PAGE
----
The cumulative exposure metric was developed to better understand the relationship between the induction of asthma and long-term exposures. Cumulative exposure is most appropriate to use when a unit of dose increases the risk of tissue or cell injury by a constant amount, and the risk is independent of the pattern of intensity and the duration of exposure, and the total dose is the most important exposure-related determinant of disease risk. However, if the risk of disease is dependent on the interplay between intensity and duration of exposure, the cumulative exposure would not be an appropriate metric to use in modeling the exposure–disease relationship.28,29 Two alternative metrics were developed to explore the relationship between asthma induction and short-term high exposures: the number of HPETs and the estimate of the 95th percentile of the TWA exposures.

The method chosen to construct the SuperSEGs has several advantages. For instance, it is not necessary for the sample distribution to follow a normal distribution or have a symmetric distribution. In addition, cut-points for the exposures categories can be chosen to represent meaningful differences in exposure. Also, because the purpose of the clustering procedure was to calculate individuals’ cumulative exposures, the choice for determining the SuperSEGs did not depend solely on statistical significance. The between-cluster sum of squares was chosen to provide a small number of SuperSEGs among the Plant/SEGs that clearly clustered together. Although the geometric means for any two SuperSEGs might not be statistically different, the cumulative exposures for workers in one or the other SuperSEG could be substantially different when the geometric means are multiplied by their years of exposures.

Developing SuperSEGs for HPETs was investigated. However, many more HPET samples were collected in one of the plants than in the two other plants, and most of the samples were collected in the last 3 years of the study. Very few HPET samples were collected at the other two plants, and numerous Plant/SEGs in these plants had no, or very few, HPET samples. Because of these substantial limitations in HPET exposure assessment, HPET-based SuperSEGs were not developed.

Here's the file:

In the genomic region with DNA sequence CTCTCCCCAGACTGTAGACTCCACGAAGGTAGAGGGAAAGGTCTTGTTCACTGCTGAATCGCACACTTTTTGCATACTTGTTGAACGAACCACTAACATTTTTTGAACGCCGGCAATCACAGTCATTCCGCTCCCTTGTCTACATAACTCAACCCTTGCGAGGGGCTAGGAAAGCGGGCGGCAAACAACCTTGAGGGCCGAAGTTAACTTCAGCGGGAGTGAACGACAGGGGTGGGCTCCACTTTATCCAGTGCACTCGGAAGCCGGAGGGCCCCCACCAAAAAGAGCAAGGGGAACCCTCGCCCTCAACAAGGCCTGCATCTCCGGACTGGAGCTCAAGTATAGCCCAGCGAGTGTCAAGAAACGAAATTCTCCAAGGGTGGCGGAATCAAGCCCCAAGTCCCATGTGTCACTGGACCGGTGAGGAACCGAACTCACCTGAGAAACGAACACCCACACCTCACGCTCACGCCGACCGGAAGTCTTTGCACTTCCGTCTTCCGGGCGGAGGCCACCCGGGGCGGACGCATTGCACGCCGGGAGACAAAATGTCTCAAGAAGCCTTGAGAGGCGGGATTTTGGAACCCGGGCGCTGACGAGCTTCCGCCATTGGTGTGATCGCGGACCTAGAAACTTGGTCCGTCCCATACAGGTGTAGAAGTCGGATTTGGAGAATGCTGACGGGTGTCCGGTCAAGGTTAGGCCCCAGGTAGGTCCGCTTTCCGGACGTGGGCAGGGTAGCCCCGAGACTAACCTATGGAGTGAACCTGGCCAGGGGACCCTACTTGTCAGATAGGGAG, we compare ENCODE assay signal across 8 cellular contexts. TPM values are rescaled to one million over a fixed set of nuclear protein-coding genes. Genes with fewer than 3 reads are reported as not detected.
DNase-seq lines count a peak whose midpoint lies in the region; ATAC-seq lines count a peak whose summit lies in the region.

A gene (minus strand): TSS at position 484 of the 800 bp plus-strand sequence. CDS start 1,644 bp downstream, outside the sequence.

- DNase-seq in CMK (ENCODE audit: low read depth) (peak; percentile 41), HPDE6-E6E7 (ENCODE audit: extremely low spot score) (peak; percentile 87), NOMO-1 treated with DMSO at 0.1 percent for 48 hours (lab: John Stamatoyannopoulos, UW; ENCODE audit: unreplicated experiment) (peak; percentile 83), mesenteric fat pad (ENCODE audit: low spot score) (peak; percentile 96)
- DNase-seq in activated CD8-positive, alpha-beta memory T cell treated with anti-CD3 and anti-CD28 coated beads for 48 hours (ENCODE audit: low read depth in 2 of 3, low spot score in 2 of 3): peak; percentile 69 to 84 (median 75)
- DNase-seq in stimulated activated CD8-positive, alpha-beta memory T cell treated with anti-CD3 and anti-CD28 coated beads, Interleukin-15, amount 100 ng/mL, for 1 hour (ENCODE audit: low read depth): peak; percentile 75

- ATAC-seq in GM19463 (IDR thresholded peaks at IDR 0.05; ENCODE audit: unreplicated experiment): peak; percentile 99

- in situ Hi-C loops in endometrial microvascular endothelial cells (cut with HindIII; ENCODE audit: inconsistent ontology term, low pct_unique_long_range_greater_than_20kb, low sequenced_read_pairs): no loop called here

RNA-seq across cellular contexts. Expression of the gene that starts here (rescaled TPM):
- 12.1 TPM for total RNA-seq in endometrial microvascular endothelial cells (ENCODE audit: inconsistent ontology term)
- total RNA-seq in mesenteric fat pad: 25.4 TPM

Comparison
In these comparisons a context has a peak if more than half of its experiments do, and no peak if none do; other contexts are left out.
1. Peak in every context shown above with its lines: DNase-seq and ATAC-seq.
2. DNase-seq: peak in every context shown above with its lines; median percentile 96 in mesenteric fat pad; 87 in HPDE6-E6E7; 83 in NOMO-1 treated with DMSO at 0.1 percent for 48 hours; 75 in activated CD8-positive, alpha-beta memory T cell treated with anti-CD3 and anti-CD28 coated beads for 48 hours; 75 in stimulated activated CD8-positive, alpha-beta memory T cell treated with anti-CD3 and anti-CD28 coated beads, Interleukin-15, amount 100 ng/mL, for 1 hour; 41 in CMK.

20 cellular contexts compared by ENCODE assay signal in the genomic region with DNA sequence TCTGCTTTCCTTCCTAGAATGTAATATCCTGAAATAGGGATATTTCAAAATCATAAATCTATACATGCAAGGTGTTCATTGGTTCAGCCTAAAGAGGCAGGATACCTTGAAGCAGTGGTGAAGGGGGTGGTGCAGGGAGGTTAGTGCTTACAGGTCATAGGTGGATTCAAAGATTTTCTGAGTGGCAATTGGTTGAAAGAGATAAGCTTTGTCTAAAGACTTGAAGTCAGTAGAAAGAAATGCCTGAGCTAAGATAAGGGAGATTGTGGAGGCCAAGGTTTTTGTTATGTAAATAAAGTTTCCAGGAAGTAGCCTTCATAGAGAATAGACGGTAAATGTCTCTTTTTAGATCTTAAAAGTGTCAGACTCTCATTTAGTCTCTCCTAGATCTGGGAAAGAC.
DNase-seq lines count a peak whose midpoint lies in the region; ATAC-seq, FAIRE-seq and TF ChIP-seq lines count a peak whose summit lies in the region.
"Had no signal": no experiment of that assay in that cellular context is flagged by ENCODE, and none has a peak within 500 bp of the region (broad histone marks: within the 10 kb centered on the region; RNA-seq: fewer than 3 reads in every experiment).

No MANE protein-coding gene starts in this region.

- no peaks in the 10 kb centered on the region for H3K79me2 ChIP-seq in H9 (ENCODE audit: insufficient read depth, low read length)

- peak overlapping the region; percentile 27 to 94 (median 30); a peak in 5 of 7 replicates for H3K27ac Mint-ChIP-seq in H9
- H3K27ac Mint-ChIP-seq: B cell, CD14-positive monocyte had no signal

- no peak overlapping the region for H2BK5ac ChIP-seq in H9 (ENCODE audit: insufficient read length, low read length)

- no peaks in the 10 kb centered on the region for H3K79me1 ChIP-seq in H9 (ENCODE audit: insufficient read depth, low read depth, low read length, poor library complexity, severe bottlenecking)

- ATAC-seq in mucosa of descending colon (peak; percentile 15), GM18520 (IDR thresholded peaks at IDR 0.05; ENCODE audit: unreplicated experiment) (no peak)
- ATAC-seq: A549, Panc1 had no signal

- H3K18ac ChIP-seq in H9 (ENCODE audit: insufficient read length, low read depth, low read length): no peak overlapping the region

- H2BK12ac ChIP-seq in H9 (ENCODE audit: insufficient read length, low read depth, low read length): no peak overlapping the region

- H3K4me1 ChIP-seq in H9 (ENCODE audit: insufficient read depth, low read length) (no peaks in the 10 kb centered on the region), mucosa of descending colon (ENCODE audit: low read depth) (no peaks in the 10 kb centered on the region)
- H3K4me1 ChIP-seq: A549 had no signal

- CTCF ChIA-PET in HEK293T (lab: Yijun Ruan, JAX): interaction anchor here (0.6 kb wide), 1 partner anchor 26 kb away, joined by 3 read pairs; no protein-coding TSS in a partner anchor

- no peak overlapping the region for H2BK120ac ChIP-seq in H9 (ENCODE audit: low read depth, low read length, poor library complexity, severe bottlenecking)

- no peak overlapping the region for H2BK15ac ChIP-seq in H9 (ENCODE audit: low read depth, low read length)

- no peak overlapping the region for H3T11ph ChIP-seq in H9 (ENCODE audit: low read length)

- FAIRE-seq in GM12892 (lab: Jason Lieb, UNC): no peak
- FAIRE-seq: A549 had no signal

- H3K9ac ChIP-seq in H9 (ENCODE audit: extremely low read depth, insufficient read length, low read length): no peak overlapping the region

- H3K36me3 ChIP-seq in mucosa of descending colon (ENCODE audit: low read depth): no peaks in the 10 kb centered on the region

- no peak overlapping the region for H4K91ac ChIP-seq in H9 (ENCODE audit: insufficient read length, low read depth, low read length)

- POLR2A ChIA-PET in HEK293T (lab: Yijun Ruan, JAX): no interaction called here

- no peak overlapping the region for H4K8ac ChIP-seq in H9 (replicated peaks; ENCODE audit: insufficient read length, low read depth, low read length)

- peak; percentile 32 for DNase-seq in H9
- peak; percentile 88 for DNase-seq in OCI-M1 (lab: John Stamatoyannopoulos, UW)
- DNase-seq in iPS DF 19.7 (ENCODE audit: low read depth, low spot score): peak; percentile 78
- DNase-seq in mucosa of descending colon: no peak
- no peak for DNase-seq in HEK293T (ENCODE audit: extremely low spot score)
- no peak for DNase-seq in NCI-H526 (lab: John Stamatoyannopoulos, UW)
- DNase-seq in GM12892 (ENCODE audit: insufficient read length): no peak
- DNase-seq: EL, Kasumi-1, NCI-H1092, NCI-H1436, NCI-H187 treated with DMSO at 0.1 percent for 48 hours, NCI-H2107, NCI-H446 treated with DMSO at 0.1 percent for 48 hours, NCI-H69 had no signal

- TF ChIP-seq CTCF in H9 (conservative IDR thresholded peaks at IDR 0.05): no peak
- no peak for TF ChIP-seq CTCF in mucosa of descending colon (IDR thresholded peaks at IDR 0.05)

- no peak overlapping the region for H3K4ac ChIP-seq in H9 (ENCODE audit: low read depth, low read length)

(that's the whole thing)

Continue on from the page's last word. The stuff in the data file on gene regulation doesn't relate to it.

The estimate of the number of HPET events that exceeded the STEL was calculated and used as an indicator of a worker's exposure to short-term high exposures. This method is less precise at estimating exposures and has inherent uncertainties. The protocol did not specify the method for estimating the number of HPETs conducted, and the method used to provide the estimated number of HPETs performed might have varied from year to year for each HPET within a plant, and it is likely that the method varied between plants as well. The alternative for assessing short-term high exposures, the estimate of the 95th percentile of the TWA exposures, has been used successfully elsewhere.23

Although the plants had established policies to use supplied air respirators (airline or self-contained breathing apparatus) during HPETs, numerous HPETs were conducted using no respiratory protection. This might represent a difference between what the plants considered HPETs and what was identified during the discussions with the plants. For example, the plants may have used different engineering controls or work practices that led to a difference in how each plant categorized activities as HPET. Four Plant/SEGs (Plant 1 Laboratory, Plant 2 Engineering Support, Plant 2 Technician, and Plant 3 Laboratory) reported not wearing respirators for any of the HPETs that were sampled.

Also, two Plant/SEGs reported using half-mask air purifying respirators or full-face air purifying respirators while conducting HPETs. It is possible that the data were entered incorrectly and workers actually wore half-mask or full-face supplied air respirators. If they were inaccurately reported, the respirator-adjusted exposures in these two Plant/SEGs could be lower than reported. For Plant 1 Instrument Tech, this would represent about 15% of the samples (1/7), and for the Plant 2 Field operators, this would represent about 10% of the samples (4/39). The respirator-adjusted exposure provides exposures adjusted to an equal or lower concentration based on the APF of the respiratory protection worn. The uncertainty in exposure estimates is compounded when adjusted by a respirator APF.